In the aftermath of the 2020 social justice protests and calls for reform against police brutality, the U.S. has begun to grapple with itself in finding ways to better protect Americans, mainly Black people and those in vulnerable communities. In acknowledgment, public officials and advocates have pushed for immediate change by challenging one phenomenon— how society responds to individuals suffering from mental health illnesses.       

According to a database published by The Washington Post, 1 in 5 people shot by police is battling some form of mental illness. However, the city of New York recently implemented B-HEARD (Behavioral Health Emergency Assistance Response Division) in Harlem where social workers, as opposed to law enforcement, are now sent to respond to mental health calls.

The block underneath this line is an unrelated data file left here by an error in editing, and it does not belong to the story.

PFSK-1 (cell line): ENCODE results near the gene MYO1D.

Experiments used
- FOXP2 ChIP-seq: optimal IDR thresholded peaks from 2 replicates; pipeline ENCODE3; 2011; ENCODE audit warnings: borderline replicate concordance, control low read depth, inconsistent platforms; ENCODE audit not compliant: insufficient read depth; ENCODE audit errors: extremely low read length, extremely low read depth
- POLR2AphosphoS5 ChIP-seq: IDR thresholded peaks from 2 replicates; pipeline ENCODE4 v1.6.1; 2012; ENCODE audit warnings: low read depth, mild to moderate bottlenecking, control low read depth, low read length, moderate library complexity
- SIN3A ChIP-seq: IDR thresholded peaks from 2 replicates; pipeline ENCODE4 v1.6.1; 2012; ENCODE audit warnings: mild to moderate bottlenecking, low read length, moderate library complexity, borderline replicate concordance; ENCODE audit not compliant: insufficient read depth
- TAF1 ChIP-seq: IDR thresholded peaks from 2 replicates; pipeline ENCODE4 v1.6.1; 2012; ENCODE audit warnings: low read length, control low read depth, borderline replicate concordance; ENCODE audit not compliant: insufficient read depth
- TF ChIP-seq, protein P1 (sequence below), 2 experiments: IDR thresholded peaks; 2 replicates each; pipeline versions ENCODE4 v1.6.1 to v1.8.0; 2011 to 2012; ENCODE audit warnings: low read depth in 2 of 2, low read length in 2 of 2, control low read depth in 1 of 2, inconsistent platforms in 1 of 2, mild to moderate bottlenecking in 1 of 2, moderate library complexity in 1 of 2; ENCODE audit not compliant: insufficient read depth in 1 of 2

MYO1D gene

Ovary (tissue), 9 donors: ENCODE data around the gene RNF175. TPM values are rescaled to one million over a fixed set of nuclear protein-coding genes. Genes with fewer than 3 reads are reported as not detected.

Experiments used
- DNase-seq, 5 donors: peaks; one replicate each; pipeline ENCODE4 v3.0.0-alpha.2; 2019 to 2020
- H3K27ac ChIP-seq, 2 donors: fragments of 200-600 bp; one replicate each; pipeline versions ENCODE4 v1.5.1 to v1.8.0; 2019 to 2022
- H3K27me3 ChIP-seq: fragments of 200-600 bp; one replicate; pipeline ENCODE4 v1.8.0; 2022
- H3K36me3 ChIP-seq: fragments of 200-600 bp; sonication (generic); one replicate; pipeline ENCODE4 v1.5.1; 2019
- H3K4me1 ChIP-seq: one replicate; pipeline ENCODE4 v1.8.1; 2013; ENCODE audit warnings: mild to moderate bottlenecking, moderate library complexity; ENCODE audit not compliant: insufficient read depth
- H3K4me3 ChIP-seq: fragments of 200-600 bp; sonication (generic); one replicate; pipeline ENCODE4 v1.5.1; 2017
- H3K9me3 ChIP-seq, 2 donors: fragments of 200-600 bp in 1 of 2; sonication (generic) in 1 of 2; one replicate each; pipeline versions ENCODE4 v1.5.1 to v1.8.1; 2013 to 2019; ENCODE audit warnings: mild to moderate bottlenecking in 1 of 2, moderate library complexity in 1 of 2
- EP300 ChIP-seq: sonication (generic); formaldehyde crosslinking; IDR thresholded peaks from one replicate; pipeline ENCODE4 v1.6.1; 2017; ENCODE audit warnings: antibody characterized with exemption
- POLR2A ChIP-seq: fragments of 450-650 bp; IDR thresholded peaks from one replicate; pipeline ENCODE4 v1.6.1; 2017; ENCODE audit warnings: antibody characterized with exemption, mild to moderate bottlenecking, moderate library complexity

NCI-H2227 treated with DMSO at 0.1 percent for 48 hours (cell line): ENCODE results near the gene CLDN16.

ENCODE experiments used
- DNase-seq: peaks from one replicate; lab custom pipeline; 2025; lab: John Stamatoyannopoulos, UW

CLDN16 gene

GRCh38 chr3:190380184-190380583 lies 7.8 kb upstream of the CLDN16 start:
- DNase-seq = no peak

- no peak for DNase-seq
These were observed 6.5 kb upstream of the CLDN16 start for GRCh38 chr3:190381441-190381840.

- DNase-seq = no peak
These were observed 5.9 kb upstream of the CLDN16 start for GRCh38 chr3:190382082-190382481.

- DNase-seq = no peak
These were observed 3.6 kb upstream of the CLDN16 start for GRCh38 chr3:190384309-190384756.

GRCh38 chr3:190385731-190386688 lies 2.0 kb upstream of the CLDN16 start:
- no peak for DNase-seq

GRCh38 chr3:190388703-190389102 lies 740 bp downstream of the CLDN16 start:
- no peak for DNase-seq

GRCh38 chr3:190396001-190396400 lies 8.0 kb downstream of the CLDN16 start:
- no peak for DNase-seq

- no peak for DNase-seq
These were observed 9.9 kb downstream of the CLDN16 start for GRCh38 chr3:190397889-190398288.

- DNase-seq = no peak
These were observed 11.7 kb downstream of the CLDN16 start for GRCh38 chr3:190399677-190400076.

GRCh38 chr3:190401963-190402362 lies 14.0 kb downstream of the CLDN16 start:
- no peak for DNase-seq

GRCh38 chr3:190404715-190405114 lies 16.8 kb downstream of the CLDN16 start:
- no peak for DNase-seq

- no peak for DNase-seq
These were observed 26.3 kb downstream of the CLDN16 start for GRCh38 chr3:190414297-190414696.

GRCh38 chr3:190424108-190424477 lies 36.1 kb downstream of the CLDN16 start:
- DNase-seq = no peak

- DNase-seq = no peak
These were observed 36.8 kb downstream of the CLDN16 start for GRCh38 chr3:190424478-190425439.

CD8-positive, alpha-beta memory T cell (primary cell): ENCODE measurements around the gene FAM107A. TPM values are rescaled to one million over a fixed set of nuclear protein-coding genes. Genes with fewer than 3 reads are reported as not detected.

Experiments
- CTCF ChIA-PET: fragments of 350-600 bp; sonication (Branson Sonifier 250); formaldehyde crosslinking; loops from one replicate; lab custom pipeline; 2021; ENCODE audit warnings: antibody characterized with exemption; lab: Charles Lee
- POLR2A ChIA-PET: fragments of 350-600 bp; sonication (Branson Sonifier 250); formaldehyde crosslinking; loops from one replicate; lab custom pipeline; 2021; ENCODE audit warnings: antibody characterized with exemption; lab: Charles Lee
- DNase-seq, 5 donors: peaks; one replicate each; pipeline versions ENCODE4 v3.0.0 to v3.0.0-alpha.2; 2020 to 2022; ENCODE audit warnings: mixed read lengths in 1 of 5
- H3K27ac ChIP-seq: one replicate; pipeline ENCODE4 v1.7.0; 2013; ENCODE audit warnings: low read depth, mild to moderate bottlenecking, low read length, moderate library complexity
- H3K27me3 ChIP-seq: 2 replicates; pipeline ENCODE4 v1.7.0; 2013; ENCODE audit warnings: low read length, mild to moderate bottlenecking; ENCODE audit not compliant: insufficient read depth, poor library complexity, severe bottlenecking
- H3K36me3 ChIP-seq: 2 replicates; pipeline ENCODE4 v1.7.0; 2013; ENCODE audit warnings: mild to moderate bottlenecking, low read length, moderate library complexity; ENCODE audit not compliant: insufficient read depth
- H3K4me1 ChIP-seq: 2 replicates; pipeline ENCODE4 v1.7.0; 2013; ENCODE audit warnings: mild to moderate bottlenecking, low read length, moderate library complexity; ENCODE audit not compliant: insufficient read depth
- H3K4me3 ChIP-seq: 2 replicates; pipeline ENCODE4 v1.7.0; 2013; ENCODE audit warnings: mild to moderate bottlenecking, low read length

The new program has since been applauded for its potential impact on the future of policing in Black communities. Black Americans have been disproportionately
policed for decades and in New York, Black residents are twice as likely as white people to be stopped by an officer, according to data The New York Times reported in 2020.

On Jan. 10, Patrick Warren, a 52-year-old Black man in Killeen, Texas, was shot and killed by a police officer at his home after his family had specifically called for psychiatric help. Instead of sending Warren's family a mental health deputy, as was done during a previous episode, the department dispatched an armed officer.